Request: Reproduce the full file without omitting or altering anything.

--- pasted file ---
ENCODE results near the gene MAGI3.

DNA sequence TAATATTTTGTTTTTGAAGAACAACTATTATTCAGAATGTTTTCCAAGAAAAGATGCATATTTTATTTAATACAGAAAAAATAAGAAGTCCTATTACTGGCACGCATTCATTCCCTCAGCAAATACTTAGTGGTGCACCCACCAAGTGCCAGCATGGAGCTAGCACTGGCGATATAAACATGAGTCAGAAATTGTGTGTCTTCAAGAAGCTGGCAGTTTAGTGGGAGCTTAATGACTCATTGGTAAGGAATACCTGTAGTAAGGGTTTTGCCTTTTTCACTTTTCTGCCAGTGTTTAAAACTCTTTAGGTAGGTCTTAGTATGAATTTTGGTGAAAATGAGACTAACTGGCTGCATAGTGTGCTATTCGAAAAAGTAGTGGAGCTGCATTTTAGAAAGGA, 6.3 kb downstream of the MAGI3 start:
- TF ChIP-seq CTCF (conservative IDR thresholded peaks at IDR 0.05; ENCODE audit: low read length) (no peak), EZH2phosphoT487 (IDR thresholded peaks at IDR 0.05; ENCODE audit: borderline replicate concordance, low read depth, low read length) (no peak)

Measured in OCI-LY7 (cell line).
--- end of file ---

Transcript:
ENCODE results near the gene MAGI3.

DNA sequence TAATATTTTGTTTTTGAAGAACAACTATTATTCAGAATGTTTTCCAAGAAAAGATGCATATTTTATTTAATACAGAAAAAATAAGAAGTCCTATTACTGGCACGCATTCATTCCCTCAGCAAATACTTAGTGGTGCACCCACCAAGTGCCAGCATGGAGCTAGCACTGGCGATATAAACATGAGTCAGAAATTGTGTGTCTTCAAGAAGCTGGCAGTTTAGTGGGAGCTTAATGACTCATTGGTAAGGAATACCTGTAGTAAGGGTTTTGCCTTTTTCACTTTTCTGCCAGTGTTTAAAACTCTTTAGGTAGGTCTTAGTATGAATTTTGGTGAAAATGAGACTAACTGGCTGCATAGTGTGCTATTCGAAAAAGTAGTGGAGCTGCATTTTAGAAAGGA, 6.3 kb downstream of the MAGI3 start:
- TF ChIP-seq CTCF (conservative IDR thresholded peaks at IDR 0.05; ENCODE audit: low read length) (no peak), EZH2phosphoT487 (IDR thresholded peaks at IDR 0.05; ENCODE audit: borderline replicate concordance, low read depth, low read length) (no peak)

Measured in OCI-LY7 (cell line).